Newspaper Page Text
A TO5 "J ijji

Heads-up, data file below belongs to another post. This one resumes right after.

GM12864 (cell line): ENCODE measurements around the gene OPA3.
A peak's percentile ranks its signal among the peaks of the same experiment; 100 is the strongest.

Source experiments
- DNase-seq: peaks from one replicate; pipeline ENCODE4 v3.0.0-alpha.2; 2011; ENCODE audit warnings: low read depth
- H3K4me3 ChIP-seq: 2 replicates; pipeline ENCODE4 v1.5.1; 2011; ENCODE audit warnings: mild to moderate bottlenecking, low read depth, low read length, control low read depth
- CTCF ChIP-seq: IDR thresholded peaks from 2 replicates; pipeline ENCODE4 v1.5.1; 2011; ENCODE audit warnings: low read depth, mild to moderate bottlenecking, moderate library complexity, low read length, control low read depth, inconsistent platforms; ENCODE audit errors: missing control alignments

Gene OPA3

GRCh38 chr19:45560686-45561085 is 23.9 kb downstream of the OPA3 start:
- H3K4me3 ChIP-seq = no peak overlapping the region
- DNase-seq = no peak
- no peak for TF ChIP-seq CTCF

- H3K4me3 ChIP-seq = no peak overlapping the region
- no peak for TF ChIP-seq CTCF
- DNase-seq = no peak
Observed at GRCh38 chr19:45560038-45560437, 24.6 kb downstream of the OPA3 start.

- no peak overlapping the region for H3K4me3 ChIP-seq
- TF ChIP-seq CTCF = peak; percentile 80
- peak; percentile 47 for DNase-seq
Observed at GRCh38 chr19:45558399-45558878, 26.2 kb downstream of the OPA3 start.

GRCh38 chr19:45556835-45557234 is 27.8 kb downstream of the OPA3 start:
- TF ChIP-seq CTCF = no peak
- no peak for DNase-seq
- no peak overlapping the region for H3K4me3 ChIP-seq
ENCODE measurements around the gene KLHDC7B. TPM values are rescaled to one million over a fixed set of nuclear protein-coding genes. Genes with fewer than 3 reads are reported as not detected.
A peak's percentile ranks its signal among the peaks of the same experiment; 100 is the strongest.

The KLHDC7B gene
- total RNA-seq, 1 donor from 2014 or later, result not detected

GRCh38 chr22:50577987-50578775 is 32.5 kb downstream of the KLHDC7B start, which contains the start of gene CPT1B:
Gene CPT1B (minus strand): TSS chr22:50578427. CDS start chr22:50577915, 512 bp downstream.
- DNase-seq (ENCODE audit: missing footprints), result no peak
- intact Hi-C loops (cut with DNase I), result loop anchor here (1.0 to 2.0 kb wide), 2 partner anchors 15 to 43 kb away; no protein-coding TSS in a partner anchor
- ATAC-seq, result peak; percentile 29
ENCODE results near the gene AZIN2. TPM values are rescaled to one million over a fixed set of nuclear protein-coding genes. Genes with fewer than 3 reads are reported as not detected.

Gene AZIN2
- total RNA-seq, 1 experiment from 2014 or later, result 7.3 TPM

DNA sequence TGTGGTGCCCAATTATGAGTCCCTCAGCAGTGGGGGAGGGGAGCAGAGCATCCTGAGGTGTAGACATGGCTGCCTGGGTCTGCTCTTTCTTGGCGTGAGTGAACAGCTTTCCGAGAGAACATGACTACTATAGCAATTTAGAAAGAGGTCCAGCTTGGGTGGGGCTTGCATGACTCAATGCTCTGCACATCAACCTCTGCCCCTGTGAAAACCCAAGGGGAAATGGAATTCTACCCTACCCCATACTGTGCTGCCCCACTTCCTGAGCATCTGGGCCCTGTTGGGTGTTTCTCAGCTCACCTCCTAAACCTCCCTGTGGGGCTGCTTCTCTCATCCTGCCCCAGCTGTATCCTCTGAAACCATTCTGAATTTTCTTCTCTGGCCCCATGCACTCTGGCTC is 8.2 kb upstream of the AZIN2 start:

IThA 3 r 1 f Ui U 1 t-S iL iliVJi VOL. VII NO. 8. BARRE, VT., TUESDAY, JUNE 'J.J, HKKJ. PRICE, ONE CENT. f i 1 .1 i J t M i SL JJ LL.lI A LYNCH LAW IN DELAWARE Negro Who Murdered Helen Bishop. BURNED AT THE STAKE Was Taken to the Scene of the Crime and Confessed There That He Assaulted the Girl. Wilmington, Del., June 22. A north ern mob, led by a Virginian, burned a ne gro at the stake tonight within a mile of Mason and Dixon's line. The victim was Georee White, a negro, just out of the work house, who was accused of having feloniously assaulted and stabbed to death Miss Helen S. Bishop, the 17-year-old daughter of the Rev. E. A. Bishop. The crime was committed last Monday after noon and ever since then there has been muttering of lynching the man. An ef fort was made last night to get White but it failed. Tonight, however, a mob that was estimated at lour thousand men ' and hoys gathered in the neighborhood of Trice's Corner. The police and the con stables tried to disperse the growing crowd, but without avail. The chief war den of the workhouse and his guards, who have been on constant duty since the ne gro was landed In the jail had been warn ed of the corning of the mob and prepared to defend the man at all costs. With a battery of railroad ties the mob soon carried away the great outer door of the work house. The second, third and fourth doers were quickly battered down. Then the would-be lynchers were momen tarily hatted by a hail of bullets from the inside. A great howl went up from the leaders but they were pressed forward by those in the rear. In the fusilade that fol lowed four persons fell, all members of the mot). They were quickly carried to the rear. The tire hose was then turned cm the crowd. This also held the mob for a time but not long. A general rush was made, the guards were brushed aside and a mau hunt of the jil was made for the neyro. His cell door was battered open and the toweling, accused man, begging for mercy was uragued Irom the cell and prison. At tempts were mad9 to shoot White ou the spot but the leaders of the crowd would have nothing but his life at the ,-take. Ke sitence on the part of the negro was use less, both hands were tied behind him, then the march to the place of execution was taken up. The negro was led to a'mt the very spot where the assault took place. He was given a la.st chance to speak and he confessed to the murder of the girl. A stake had been arranged by an advance guard. W hite was quickly chained to the post and the dry underbrush soaked w it!) oil was ignited. White, suffering Intense ag)iiy, fainted and his body hung limp. Miots were tired into his hotly and the vic tim of the mob was soon dead. Satisfied with Us night's work the lynch ers left the neighborhood many fearing ar rest. The failure of the county court to give White a speedy trial is in a great measure responsible for tonight's tragedy. The citizens of Wilmington and those in the vicinity of the crime wanted immedi ate trial and Attorney-General H. II, Ward laid the matter beforte the court on Thursday with that end in view. The court, however, did not consider haste as Important and the trial was set for the September term of court. With this de cision of the court the murmuring of mob violence became louder and the indigna tion of the people grew hourly. The coroner's inquest was held today. The verdict of the jury was that Miss Bishop came to her death "from the ef fects of an assault committed upon her by one George Whit, a negro." The crime for which White was lynched was one of the most revolting In the criminal annals of Delaware. The vic tim, Miss llelen-S. Bishop, daughter of Kev. 15. A, Bishop, was 17 years old, and was a student of the Wilmington high school. While on her way home from school last Monday afternoon she was at tacked. A farmer on his way home later saw a young woman ' crawling (ui hands and knees In the road. When the farmer reached the girl she was unconscious with three ugly gashes- in her throat, her body was badly scratched and her clothing was torn in many places. In one hand she clutched a small pen knife. There was every evidence that Miss Bishop had made a desperate resistance in defense of her honor and her life. The wounded girl was taken home and died the next aitern oon without regaining consciousness. Suspicion was soon fastened on White who was just out of the workhouse. White was found In bed that same night and and when taken Into custody denied all knowledge of the crime. Me was identified by several persons who said they saw him in the vicinity. On Sunday evening Rev. R, A. Elwood preached a sensational sermon in the Oli vet Presbyterian church of Wilmington, entitled "Should the Murderer of Miss Brooks be Lynched." His sermon so stinel thej community as to cause Kev. E. A. Bishop, father of the murdered girl, to issue a letter last night, begging the people to permit the law to take its course and to do nothing rash. The Kev. E, A. Bishop was formerly principal of the Montpelier Seminary and many people in this vicinity remember Miss Bishop as a bright child about eight years old when she left Montpelier, where she was born. MACHO IS INDICTED. Grand Jury Cliargeii Five I'einon with Conspiracy. Washington, June 22. The grand jury, which has been investigating postal af fairs, returned an indictment aainst Au gust W. Macheu, Diller B. Groff, Samuel A. Groff, George E. Lorenz and Martha J. Rotenz, the two latter being residents of Toledo, Ohio, on a specific charge to de fraud the government. The revised stat utes provided a penalty of $ 1(1,000 or two years imprisonment or both, in the discre tion of the court. It was said by Assistant District Attor ney Taggart today, that the indictment was found against Mr. and Mrs. Ixirenz by reason of the fact that the evidence adduced before the government showed them to be the go-betweens for the G rolls and Machen. - BITTEN AGAIN. But Thev Will Ray of the Next Flauaable Stranger. Brattleboro, June 22. Several of the townsmen are stilt awaiting the return to Brattleboro of two plausible-tongued for eigners who, a month or so ago, personal ly followed up cleverly worded announce ments In which the recipients were told of remarkable offers of fine silks ana laces rescued from a well known English ship, which, with most of its cargo, consigned to a New York firm, had gone to the bot tom. The men exhibited handsome sam ple silk stoeklngs and costly laces for or ders at ruinously low prices, and incident ally showed woolen dress patterns, which they sold for a good living profit, with the assurance that branch tailoring establish ments were soon to be established in this and other cities by one of the leading En glish houses, and where the goods would be reasonably made up. The silk and lace bargains are dreams of the past, but many yards of woolen goods of the aver age quality await the arrival of English tailors. , LEAGUE EASE BALL. Only National League Game Yetrd ty American Drowned Out. Yesterday's National League scores: At Philadelphia, Cincinnati 2, Philadel phia 1 ; Cincinnati 0, Philadelphia 0, (1 1 innings), 1 At New Y'ork, New York o, Chicago 14; Chicago 10, New York ft. At Brooklyn, Brooklyn .1, St. Louis' 2; Brooklyn S, St. Louis 7. National I-eagne Stfcnding. Won. I.'xst. lVt. i Won. Lo.t. ivt. .Ml rittshiirg ;m IT New vrk a 17 i 'bicairo ;m i"tt Brooklyn u7 25 .isl i Cincinnati.,'! ,IhS i li.M 0 .u:i rtniit. i:, .." "J I rit. Louis 11 THOUGHT IT A BOMB. Montpelier Stirred on Finding a Hand Hattery. Montpelier, June 23. What appeared to be a dynamite bomb was found in the state house yard this morning, and the story soon spread that an effort had own made to blow up the state house. The rumor cause! quite an excitement, but a close inspection of the bomb and a little work with a hammer proved that it was only the battery for a pocket electric lamp. AUSTIN RIFLE COMPETITION. Three Vermont Buys Win Ilie Medal at Norwich University. Xorthfield, June 22. The Austin rifle competition at Norwich University was held this afternoon. The gold medal was won by ll. J. Betterley of Bellows Palis, the silver medal by Ralph Gihnan of Chel sea, the bronze medal by Gny Russell of Hartford, all Vermonters. There was a strong.wiud. The highest score was 73. Mr. liui Explain. To the Editor of the Barre Daily Times, Dear Sir: Will you allow me a little space in your valuable paper to explain to the public the trouble w hich I had Satur day with Joseph Sassi, as I felt before I saw his letter in the paper that I was badly treated in the matter, I do more so now. In the first place I am no fighting man and was never mixed up In any such trou ble before. We paid Sassi all he was to us, $3.00 a day. He was dissatisfied and wanted more. I told him we could not give that to him. He got angry and called me all kinds of names, which you would not print. I told him to leave my ottice. He used more bad names to me. I told hira I would not stand that, and put him out. I took hini by the arm to push him out.when he struck me. I did push him out and did not strike him at all. When he was out he took up a big stone and tried to strike me, I got the door closed. The stone struck and broke my door bad; if it had struck me It might have killed me. I then went to my telephone and called the police to protect me and our property. Then they came and arrested me for a breach of the peace and insisted on roe to pay my hue, which 1 would not do. They would not let me go unless I pay my fine or get some good citizen to give bonds for $00.00, even when I told them 1 bad plenty of witnesses. They wanted the fine bad. But the bond keep me from running away and leaving my business. I could give lots of bonds from people I do business with, they know me to be no fighting man and do good business. Then Sassi calls the grievance commit tee, and gets one little stone which he had finished figured. It was a very good pat tern when it came - from the quarry, and was held by them to prove that he was worth more money than we had paid him. But there is a large stone which he was working on, and was not finished which would have gone to prove, If it could have been taken into account, that we were pay ing him all he was worth. But we are not familiar enough with the rules govern ing the grievance committee's rulings to know that partly finished stones were ruled out, and Sassi refused to finish It. We have no trouble with our men and never had the committee before. These, Mr. Editor, are the whole facts in the case, most of which I have already proven to the city officials concerned Stephen Rizzi. EX-TELLER ARRESTED H. J. Hill of Defunct Vergennes Bank IS TAKEN INTO CUSTODY Charged With Croocked Bookkeeping in That He Recharged Checks of Lieut.-Gov. Allen. Rutland. June 22. Howard J. Hill, former teller of the defunct Farmers' Na tional bank of Vergennes was arrested at Bristol today by Deputy United States Marsha! Frank Chapman on a charge of abstracting funds from the bank. lie was brought to this city tonight and arraigned before United States Commissioner James A. Merrill. The proceedings were purely formal and the hearing was immediately continued nntil next Wednesday afternoon at 3 o'clock. Hill's bail was fixed at $20,- ood, watch was lurnisnea by his father. The federal officers are very reticent about discussing the ease. The charges against him are similar to those brought against Cashier 1). II. Lewis and his clerk, J. W. Ketcham, both of whom are now serving sentences. The Indictment of Hill was made by the federal grand jury at its recent session In Windsor, where individual stockholders of the bank appeared before it to press claims that it is alleged had not been presented to the grand jury by the United States dis trict attorney. The charges against I T III include re charges of checks of former Lieut.-Gov. M. V. Allen of North Ferrlsburgh and of Joseph Quinlan. The recharges alleged were made during 109 and 1000. It is aliened that the numerous cash balances taken by Teller Hill between August, 1'..)S, and January, 1001, not one was le gitimately taken but every one forced. CLASS DAY EXERCISES. Large Attendance a I niveriity of Ver mont Camnutf. Burlington, June 22. There was a large attendance at class day exercises of the University of Vermont this afternoon. The programme was as Mlows, president's address, Harold James Adams; class his tory, Clarence Worthen: boulder oration, Ira Phelps Kellogg; campus oration, Louis Fuller Martin; class poem, Charles Hugh Waddell; pipe oration, William Reynolds Farritiston; class essay, Miss Cora E. Tal bot; address to undergraduates, George Dav'd Brodie; ivy oration, Leroy A, Ship man. In-pei tins Ksilroads. St. Albaus, June 22. The board of rail road commissioners are busily engaged this week in inspecting various lilies, To day the Brattleboro street railway was looked over. On Tuesday the Bellows Palis and Saxtons River and the Spring field Electric railways will be Inspected, on Wednesdry the Woodstock railroad, on Thursday the Montpelier & Wells River railroad, on Friday the Barre railroad and the Montpelier it Barre Ttaction company- . To Ordain Fastor. Waitsfield.June23. A council has been called by the Waitsrield Coneregational church to convene June 30, for the ordain ing of the pastor. Rev. Jno. Iiussell Hen derson. The public exercises will be held at 1 ,10 p. m. Rev. Dr. W. S. Iiazen of Northfield will preach the sermon. Others who will take part are Kev. L. F. Reed of Montpelier, Rev. F. A. Poole of Barre, Rev. F. B. Kellogg of Waterbury, Rev. E. L. Walz of Plaiuiield, and Kev. Mr. Bis-s-ll. . Shot a Klucfc Bear. Northfield, June 23. James J. Brooks, of West Hill, shot a black bear Saturday weighing 130 pounds. It was caught in a trap of Brook's. The Brooks family holds the record In this part of the state for bears caught and shot, this being the first one killed in 1003. A Fire In West Duimuerfiton, Brattleboro, Juue 22. A house in West Dummerston. owned by the Chester Har ris estate and occupied by Mrs. Harris, was burned yesterday with its contents. The fire was caused by a defective chim ney. The loss Is $ 1,000, and the insur ance $700. Fine. The average' American uses 120 plus a year. Squeaking Bootn. To stop the squeaking of new boots take a small oil can nnd put a few drops of oil round the boot.3 between the upper leather and the soles.- This will stop the distressing noise new boots often make. Kilkenny Cnl. Kilkenny castle is. one of the oldest Inhabited houses In the world, many of tho rooms being much as they were 800 years ago. llirtna nd B-nth. The death rate of the globe Is esti mated at 08 a minute, 07,920 a day, or 85.740,800 a year. The birth rate Is 70 a minute, 100.SOO a (lay, or 30,072, 000 a year, reckoning the year to be 3G5 days In length. GODDARD CLASS DAY Oration By Earl Waterman L INCENTIVES. TO ACTION tt Class History By Miss Maude Lydia Gray Commencement Concert. The 84th annual coinmeneeiiieut of God dard Seminary began in earnest yesterday w hen the annual class day exeroises were held. The day was an ideal one with a cool breeze and lots of sunshine and "Old Goddard" was a lively scene, students or former graduates hurrying here and there to grasp the hands of parents or old class mates, teachers welcoming their beloved scholars of former years back again to Goddard's halls, all making a most pleas ant and joyous spectacle. There is already a large gathering of aluvun! and it is ex pected that iw'i y rip)-- ui 1 be present from then" '! ' v, otl the. lw0 davs of c ; , ,. Th" clas i-y -x - ct were held In the j chapjl at 2 cl. . The chapel was! ciovi'- ' ,i' d t1 f f 'i i i-i v.-rj In-j tere'Mi,; ami ju'cssmrv conducted. Tua I'lmtoliv Hail. MAUD' LYDIA GRAY, Class Historian, stage was very prettily' decorated with ferns, evergreen and red roses, the class tlower. On the wall back of the stage was hung the class blue and gray tlag and the class motto, "The future Crowns the Past," in white letters on a shield. The juniors, a large class of nineteen members, marched in first aud were seated in the front row of seats followed by the seniors. On the stage was the class ora tor, Karl L. Waterman, and the class pres ident, Perley liuchauau, who announced the programme, liertha A. Tierney opened the exercises with a piauo solo, '-Valse Caprice,'' by Rubinstein, which she ren dered in excellent stvle. Prayer was of fered by Rev. Pifie K. M. Jones. "Incentives to Action." was the Inter esting subject of the oratiou by the class orator, Earl L. Waterman, which was es pecially well written aud delivered in an intelligent manner. Mr. Waterman said In part: "The in centive seems to take away the disa greeable features of toil, and uuikes work to the man, what play Is to the child a source of 1oy." "Incentives abound" he said. -"From the many let us consider three of the most worthy, patriotism, phi lanthropy and the thirst for truth. Incen tives are most potent when something cherished is in peril. Times of danger furnish great incentives. At such times the incentive comes, and the man quick to see his opportunity and to improve it ren ders grateful service to his fellows, be comes famous and leaves on the pages of history a record which shall furui.sh in centives to future generations." "There seems little need" he said in closing, "to speak of incentives to the student in school. His environment is stimulating. He through his books lives in au atmos phere of good thoughts and eiiobUug exam ples. Anxious parents, patient teachers, aud applauding mates are his powerful incen tives. 'Tis natural that he respond to his utmost to their expectations." j "But when we shall have gone forth from the fostering care of school aud home, when the cares of mature years shall make their elaims upon us; let us seek through constant companionship of books and nature, to keep fresh in our hearts these incentives which, in all ages, have adorned the banners of the vanguard of civilization, the incentives boru of patriotism, of philanthropy and of the thirst for truth." Klate M. Holt of South Woodstock, ad dressed the juniors and gave them lots of weighty advice and admonition. His ad dress was well written and was full of witty and pleasing thoughts. In closing he said, "When in the rank of seniorship you must be dignified but do not be so puffed up with your senior dignity that you will not consider the little things of everyday life beneath you. Those little things which help to make or mar the school, consider them and weigh them well." Mark A. Davis of Marshfield next ren- v i dered a vocal solo, selected, in his usual ilch ami pleasing voice. Tl poem written and recited by Mabel Roben of South Barre was very good, con taining many bf-autiful thoughts and she recited it in a very pleasing way. The class history by Maude L. Gray of Plainfield was a well written story of the many experiences of the class since it or ganized and contained many sharp hits at many of the members of the class. G. Richard Grant of Randolph pleased the audience with a pianoforte solo Ma zurka, Lescheti.ky. The address to the seniors by Bessie I). Buell of South Strafford was a nicely w rit- ten summary of the work of the class since it entered the school In 1000 and urged them not to forget the many opportunities made possible for them bv the careful training of the School aud to try and make the most of them. Always one of the most pleasing parts of class day is the will, which was read by G. Richard Grant. Any student who had transgressed or stepped out of the straight and narrow path was willed something which was sure to reiuiud hira of it. The programme was again varied by two pianofortes, Slavnio Donee No. 3, Dvorak, by Bessie Speare and Blanche Kidder, which was heartily applauded by the audience. Then followed the class presentation, which was ably done by Blanche Kibling of West Lebanon, X. IL, and Arthur Brown of North Williston and every member or the class received some token which made his or her cheeks red, show ing that it had hit the mark. The exercises closed with the siaging of the class song, which was very pretty, the music being written by Blanche Kidder. COMMENCEMENT CONCERT. Excellent Programme (iiven With Great Credit to Student, At 8 o'clock last evening was the com mencement concert given bv the students of the vocal and instrumental depart ments, there was a large attendance and the program was a most interesting one and of a a high class order containing fif teen numbers and each number was ren U".n l i a most artistic and finished htv le. The concert as a whole was one of th - most successful ever held at the Sem inary, and the hearty applause which eieh selection received from the audience showed th it they ware enjoying a music al treat. The .following is the programme rend "-red: Owp'rr' T;inere.l. ltofcini :hvs Ki-.'.rlii'Mcr. Halite Uinc. i ii-iti-e Blake, Clara lvn in. Xoctur?, Kargunntr . Sia I la H,itebelili:t. 1 .Mi-.id the Day. Willele M'.-s Ivis Averill. :!:scitt Capricp. Vngrich .Mips Uallii! Lane. Kaiaennoi Otr.m-, linliiiwtcin Miss Grace ilnmn. i When I.ivt Abides, Cloiigh-Lelehti'r i Tut' : Merry Maiilenx, 1 lienie Mrs. A. II. Temple. : o iata Op. 63, Mozart Min blanche Kidder, Bessie Speare. i'aust Vtaltz, limmml-.iaell Mr. lilchard l i rant. Tim Tempest, Imdley Buck Mr. Mark Davis, it'indo Caprieeii, Mendelssohn Miss Bertha Tiernejv Caitielia and liie, " t,anz M is Jennie Mann. Polonaise A Maj. Chopin Miss Speare. Go to the One Whom 1 Adore, Costa Mr. Temple, Miss Averill, Mr. Davis. Ballade, lieinceke Miss Kidder. Si J'etais Roi, Mieheuz Misses riertha Tierney. Helen Sturtevant, raee Brown, Blanche Kibling, THE ALUMNI EXERCISES. Oratiou b? Kev. Stanley G. Spear, 113- Alniunl Kleetion. Today is alumni day. At 0.3O this morning the annual meeting of the trus tees was held. The reading of the re ports took the time of the morning meet ing and an adjournment was taken until afternoon. The business session of the alumni was held at 10 o'clock, when the following business was transacted : Oitieers for the ensuing year were elected as follows: President, Ired H. Cole, '08: 1st vice president, Duane White, '0:2; 2ud vice president, D. A. Camp, '07: 3d vice presi dent, Fred Rurnham, '02; secretary, O. K. lloliister, '64; assistant secretary, Miss Mabel White, '08; executive committee, Don V. Camp, '0(1, Mrs. II. C. Stoughton, 07, ll. W. veott, 'oy. .. . The sura of $20 was appropriated toi prize speaking and $25 was appropriated j to the school library. Harry Holden and Arthur ilartm were recommended for trustees. At 11 o'clock the alumni exercises were held in the chapel with a good attendance. Don v ; Camp, '1)0, alumni president, con ducted the exercises. A vooal solo by Er nest J. Hewitt, 'Ou, which was rendered in a pleasing manner, began the pro gramme. This was followed by a vocal solo by Miss Alice R. Sturtevant, '07, which was very much enjoyed. Rev. Stan ley G. Spear, '03, being the orator of the day, next delivered a thoroughly enjoyable and inspiring oration ou "The National Need." Following his oration was a very pleas ing vocal duet, "The Hlue Bird," by Flor ence H. Sturtevant, '04, and Alice R. Sturtevant, '07, Irvin L. Potter, '00, gave several readings which were one of the most pleasing parts of the exercises. I he program was finished at 1 o clock and all repaired to the dining hall w here the annual alumni dluner was served, af ter which several after dinner speeches were made. VISITING ALUMNI. Many Ireent to Attend Commencement - at Goddard, Among those who have arrived at God dard to attend commencement are: Mrs. S. R. Buell of Sonth Strafford, Miss Hen rietta Richardson of Montpelier, Mr. and Mrs. Duane hite, 02 and 'so. Miss Su sie Fullerton, '01, South Woodstock, Muss Lthel lemis, '02, Plainfield, Morlev Mor-; ley, '07 and S. G Morlev, '00, of Cam bridge, Mass., William Ransom, '04, of Boston, Miss Clara K. Foss of Pittslield, N. II. , Mr. and Mrs. Alvi T. Davis, Marshfield, Rev. Stanley G. Speare, Mai den, Mass., Miss Alice Rlanchard, Whit- Ingsville, Mass , Prof. W. R. Shipman, Boston, Lrnest Averill, South Rovalton, W. R. Sturtevant, Hartland, Ned E.Wells, '01, Enfield. X. IL, Miss Bessie Butter field, North Montpelier, Miss Edith Tal- cott, Talcott. HORRIBLY MANGLED Fred Gayette Killed on Railroad NEAR MONTPELIER JUNCL Forty Cars Passed Over His Body, Which Was Picked Up in Small Pieces. Montpelier, June 22. A man known to be Fred Guyetta of Mallett's Bay, was killed and his body terribly mangled late this afternoon by being run c?er by a freight train of 40 cars. As the engineer of this heavy train was coining down the grade and rounding the curve a mile south of Montpelier Junction, he saw a man ly ing across the rails. It was impossible to stop the train and it cut the body into a half a dozen pieces. The face was not marred but the head and one shoulder were completely severed. One leg was cut off and one arm was ground to a pulp. The remains were placed In a box and brought by Mayor Corry and Undertaker F, A. Hall to the rooms of Johonnoti A Hall, where they were prepared for bur ial. , The man was either intoxicated or in tended to commit suicide. Which, will never be known. Two men who saw Goy ette today and talked with hira identified the remains. The deceased had two brothers, Martin and Levi Goyette in Winooski and a broth er Dan In Plainfield. He was a married man, but had a suit pending for a divorce. He was about 5 years old aud had a re tarn ticket for Essex Junction in his pocket. TWENTY-FIFTH WED DING ANNIVERSARY Friends and Neighbors Surprise Mr. and Mrs. James Walker on t)c ct'rrencc of Event. About 2." friends and neighbors of Mr. and Mrs. James Walker gathered at their home, 11 Grant Ave., last evening to re mind them of the2oth anniversary of their marriage. The gathering was a complete surprise in every way. In a few fitting remarks Wm. Duff brought the merry company to order and called on the Rev. Thos. II. Mitchell who, with a few appro priate remarks, presented Mr. and Mrs. Walker In behalf of the company with two beautiful parlor chairs. Mr. Walker then in a brief reply thanked the friends f r their kind remembrance, although it wf s s me time before he could find words In which to express his gratitude. Tluy were also the recipients of a handsome carving set from members of the family. lee cream and cake were served and the evening was passed very happily in speeches and singing. The company brol e np at a late hour and in leaving for their separate homes wished Mr. and Mrs. Walker many happy years to come. HURRAY--FINNEGAN. Pretty Weddliiff at Graniteville Yesterday Morning. Graniteville, June 22. Fred Murray of Montpelier and Miss Eliza Finnegan were married at St. Sylvester's church at 0 o'clock yesterday morning, Rev, Fr, Diag neault performing the ceremony. After the ceremony a wedding breakfast was served at the home of the bride's brother, Peter Finnegan. Mr. and Mrs., Murray will reside in Montpelier. ANNUAL PRIZE SPEAKING Will Take Place at the Opera House This Evening. The annual prize speaking of Godderd studedts will occur at the opera house this evening. The programme will be as follows: Phmoforte So!" I.a Kileuse Clinnnin.idfl I'rayer. The Republic Never Ketrents, Sen. Beverlilge Harold B. Siwasey, Barre. A Reasonable Doubt, K. T. Buslmell Karl I.. Waterman, Farre. Voea! Solo, with Violin otdigato, Green Mr. Davis. SHv Ann's Experience, KliiM Calvert Hall Kttie (iraee Wake, K. Calxil. Tim I-nt lieipiext, lun MaeLaren (iiarlotte .lean Crowe, So. Ityegute. Tlio Making of He League. liaipli Conner Mark C. Carpenter, Washington. Violin Solo, Mr. Tarliox. Kdwin Booth, Parke Godwin l.atk W. Ilefliii, ViTgemie. The Death Disk, Mark Twain (iraee Edith Brown, Karre. The Prize of the Mranae, W. H. H.Murray Helen Knth .Sturreviuit, Hartland. Piano Duet, ISeliiiramiH, Uiiii Misses Speare and Kidder, . Aniioiineement of l'ri.e. Graduating Kxertdoe Tomorrow. The graduating exercises at Goddard will occar at 10 o'clock tomorrow morning in the school chapel, and the commence ment of 1!K; will conclude tomorrow even ing with the reception by the teachers and the class of 1903. Carpets and rugs cleaned, repaired and laid by 15. W. Hooker St Co. Leave or ders at store.